Your Kingdom Come…

…or the need for a new imagination.

Photo by Artem Sapegin on Unsplash

Christians pray the Lord’s Prayer pretty often. Some congregations pray it every Sunday. Many people pray it in their private prayer life. It is safe to say that the Lord’s prayer is central to Christian spirituality.

Yet many of us haven’t take time to even consider what we are praying. We just pray it. The words of the Lord’s Prayer become rote and can become hollow. They are intended to transform us. This prayer is powerful and can change us to our core.

Here is the prayer if you’re unfamiliar with it,

“This, then, is how you should pray: “ ‘Our Father in heaven, hallowed be your name, your kingdom come, your will be done, on earth as it is in heaven. Give us today our daily bread. And forgive us our debts, as we also have forgiven our debtors. And lead us not into temptation, but deliver us from the evil one. ’”
Jesus, in Matthew 6:9–13

I was struck this past weekend by the “your kingdom come, your will be done” bit. I was in a room of folks, who were almost all Christians, and we were talking about the prayer. As we discussed this portion in particular, I asked them to describe what the kingdom of God looks like? What would it mean for this prayer to become reality?

We stumbled around for a bit. There was little vision for what it meant to pray, “your kingdom come.”

As we talked more, it began to dawn on me that we needed to develop a kingdom imagination. So much of our Christian faith is tied to our minds and to our imaginations.

Paul says in his letter to the Romans, “Do not conform to the pattern of this world, but be transformed by the renewing of your mind. Then you will be able to test and approve what God’s will is — his good, pleasing and perfect will. (Romans 12:2)”

Why does he link the renewing of our mind to transformation and non-conformance?

I think it is because when our minds are renewed we have the ability to imagine the kingdom of God in fresh new ways. We can begin to see what this world could look like if God’s kingdom broke into time and space. When our minds are renewed we can see the world as it should be.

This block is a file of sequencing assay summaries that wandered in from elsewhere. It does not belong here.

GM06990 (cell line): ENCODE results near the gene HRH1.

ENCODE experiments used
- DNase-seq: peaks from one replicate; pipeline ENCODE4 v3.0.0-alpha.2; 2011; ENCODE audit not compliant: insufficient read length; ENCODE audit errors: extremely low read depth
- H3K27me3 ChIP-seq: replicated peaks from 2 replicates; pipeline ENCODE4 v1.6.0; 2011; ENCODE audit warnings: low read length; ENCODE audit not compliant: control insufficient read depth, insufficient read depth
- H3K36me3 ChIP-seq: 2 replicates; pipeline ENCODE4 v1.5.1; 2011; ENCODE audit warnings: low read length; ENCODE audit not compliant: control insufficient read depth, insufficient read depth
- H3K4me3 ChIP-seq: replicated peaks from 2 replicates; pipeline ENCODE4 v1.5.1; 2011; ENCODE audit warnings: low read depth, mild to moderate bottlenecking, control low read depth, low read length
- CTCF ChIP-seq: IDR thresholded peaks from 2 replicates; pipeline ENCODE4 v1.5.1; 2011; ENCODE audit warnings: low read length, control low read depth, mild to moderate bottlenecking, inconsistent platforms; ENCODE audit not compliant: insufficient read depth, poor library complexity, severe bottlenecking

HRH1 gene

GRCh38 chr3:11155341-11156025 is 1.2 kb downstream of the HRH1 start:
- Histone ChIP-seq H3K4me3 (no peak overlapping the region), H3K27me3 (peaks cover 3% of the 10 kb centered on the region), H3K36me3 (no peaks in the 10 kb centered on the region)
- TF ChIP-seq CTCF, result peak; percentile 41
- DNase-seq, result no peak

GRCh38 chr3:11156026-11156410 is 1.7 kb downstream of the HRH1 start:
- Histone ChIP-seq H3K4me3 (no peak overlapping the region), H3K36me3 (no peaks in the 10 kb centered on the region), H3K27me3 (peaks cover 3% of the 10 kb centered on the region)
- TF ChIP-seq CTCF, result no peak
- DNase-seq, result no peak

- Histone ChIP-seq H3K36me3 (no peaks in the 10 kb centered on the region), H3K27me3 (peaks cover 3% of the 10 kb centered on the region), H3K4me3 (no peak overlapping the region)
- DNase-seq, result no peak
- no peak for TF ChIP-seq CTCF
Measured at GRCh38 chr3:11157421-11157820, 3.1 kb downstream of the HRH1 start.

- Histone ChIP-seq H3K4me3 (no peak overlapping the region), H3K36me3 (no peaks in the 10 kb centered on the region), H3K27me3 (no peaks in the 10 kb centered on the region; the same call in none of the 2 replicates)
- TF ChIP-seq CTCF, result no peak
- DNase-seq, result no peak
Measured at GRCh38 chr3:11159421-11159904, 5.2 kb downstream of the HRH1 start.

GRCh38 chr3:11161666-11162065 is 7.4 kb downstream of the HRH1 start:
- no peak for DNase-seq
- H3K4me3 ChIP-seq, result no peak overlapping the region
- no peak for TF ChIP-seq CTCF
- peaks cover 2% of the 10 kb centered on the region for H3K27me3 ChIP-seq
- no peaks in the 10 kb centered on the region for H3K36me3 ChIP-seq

There is a saying in the leadership world, “Begin with the end in mind.” When we do this it is easier to figure out our plan. If we know where we are going there is a better chance that we can make it to the destination. When we pray, “your kingdom come,” we are praying with the end in mind. We are praying, “This is the world as it should be. God, help me partner with you as you bring that world to reality.”

If we can’t imagine what that world would look like, then praying, “your kingdom come” is meaningless. It’s empty words.

So what does this kingdom look like? How are our imaginations to be renewed? What is the end goal?

I think we begin in the “Beatitudes” from Matthew 5.

Blessed are the poor in spirit, for theirs is the kingdom of heaven. 
Blessed are those who mourn, for they will be comforted. 
Blessed are the meek, for they will inherit the earth. 
Blessed are those who hunger and thirst for righteousness, for they will be filled. 
Blessed are the merciful, for they will be shown mercy. 
Blessed are the pure in heart, for they will see God. 
Blessed are the peacemakers, for they will be called children of God. 
Blessed are those who are persecuted because of righteousness, for theirs is the kingdom of heaven. 
Blessed are you when people insult you, persecute you and falsely say all kinds of evil against you because of me. Rejoice and be glad, because great is your reward in heaven, for in the same way they persecuted the prophets who were before you. Matthew 5:3–12

This is the world as it should be. When we can start imagining a world like this, we can begin to imagine what it means when we pray, “your kingdom come.”

If we know where we are going, perhaps we can get there.

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